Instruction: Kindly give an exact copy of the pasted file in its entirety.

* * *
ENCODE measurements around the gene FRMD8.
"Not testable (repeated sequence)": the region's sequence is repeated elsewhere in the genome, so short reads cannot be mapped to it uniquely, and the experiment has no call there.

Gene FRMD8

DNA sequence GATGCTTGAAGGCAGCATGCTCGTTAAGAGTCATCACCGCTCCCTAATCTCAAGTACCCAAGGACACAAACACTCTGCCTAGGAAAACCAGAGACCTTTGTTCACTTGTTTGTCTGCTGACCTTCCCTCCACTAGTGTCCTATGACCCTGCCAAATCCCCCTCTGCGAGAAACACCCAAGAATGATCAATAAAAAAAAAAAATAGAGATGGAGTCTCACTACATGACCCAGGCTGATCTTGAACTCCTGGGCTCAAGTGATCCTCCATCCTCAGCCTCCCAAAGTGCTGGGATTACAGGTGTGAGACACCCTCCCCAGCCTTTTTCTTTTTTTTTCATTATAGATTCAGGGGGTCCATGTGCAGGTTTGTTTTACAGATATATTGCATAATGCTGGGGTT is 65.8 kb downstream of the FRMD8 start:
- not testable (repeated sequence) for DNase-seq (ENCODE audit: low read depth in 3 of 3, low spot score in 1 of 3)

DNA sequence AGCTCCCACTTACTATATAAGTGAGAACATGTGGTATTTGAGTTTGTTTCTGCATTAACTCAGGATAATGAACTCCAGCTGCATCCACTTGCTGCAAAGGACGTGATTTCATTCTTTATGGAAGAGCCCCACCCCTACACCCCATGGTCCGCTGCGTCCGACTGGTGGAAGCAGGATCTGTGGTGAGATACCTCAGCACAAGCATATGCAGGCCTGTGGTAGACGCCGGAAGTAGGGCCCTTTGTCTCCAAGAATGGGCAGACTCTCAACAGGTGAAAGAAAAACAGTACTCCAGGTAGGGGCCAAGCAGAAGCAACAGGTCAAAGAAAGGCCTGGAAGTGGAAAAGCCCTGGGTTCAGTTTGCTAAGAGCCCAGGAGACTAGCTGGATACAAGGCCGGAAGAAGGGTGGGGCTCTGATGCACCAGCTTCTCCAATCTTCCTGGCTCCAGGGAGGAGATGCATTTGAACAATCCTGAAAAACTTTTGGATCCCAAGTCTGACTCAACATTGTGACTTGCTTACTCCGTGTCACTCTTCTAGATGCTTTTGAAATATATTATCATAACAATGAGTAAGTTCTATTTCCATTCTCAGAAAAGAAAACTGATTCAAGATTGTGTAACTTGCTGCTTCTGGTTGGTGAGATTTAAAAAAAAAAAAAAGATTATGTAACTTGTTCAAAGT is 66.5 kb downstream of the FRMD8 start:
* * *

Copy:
ENCODE measurements around the gene FRMD8.
"Not testable (repeated sequence)": the region's sequence is repeated elsewhere in the genome, so short reads cannot be mapped to it uniquely, and the experiment has no call there.

Gene FRMD8

DNA sequence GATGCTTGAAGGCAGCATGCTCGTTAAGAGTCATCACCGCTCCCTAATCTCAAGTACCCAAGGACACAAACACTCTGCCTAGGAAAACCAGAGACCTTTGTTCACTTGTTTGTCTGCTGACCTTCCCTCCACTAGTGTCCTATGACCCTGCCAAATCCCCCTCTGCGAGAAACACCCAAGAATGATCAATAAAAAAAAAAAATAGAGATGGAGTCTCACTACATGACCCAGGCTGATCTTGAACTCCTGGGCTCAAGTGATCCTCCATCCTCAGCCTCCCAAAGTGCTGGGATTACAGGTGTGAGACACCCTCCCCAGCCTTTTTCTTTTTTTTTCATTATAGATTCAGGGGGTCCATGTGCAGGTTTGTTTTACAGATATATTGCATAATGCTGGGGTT is 65.8 kb downstream of the FRMD8 start:
- not testable (repeated sequence) for DNase-seq (ENCODE audit: low read depth in 3 of 3, low spot score in 1 of 3)

DNA sequence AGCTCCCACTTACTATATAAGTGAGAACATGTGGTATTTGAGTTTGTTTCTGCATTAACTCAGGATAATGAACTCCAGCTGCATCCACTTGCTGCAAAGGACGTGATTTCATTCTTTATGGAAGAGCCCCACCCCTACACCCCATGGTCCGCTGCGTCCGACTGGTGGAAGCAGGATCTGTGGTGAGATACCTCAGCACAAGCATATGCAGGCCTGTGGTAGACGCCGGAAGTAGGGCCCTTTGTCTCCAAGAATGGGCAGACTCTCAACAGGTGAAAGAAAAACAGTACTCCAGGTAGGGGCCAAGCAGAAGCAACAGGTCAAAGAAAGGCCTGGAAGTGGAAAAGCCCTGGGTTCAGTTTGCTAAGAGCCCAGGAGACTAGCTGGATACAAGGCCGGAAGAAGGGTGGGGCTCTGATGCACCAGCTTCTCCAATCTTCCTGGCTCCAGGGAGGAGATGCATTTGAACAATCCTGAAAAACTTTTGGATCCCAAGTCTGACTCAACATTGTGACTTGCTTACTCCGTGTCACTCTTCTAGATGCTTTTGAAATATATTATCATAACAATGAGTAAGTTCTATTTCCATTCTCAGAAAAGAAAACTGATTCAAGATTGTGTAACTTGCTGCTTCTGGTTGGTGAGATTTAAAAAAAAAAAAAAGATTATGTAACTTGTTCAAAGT is 66.5 kb downstream of the FRMD8 start: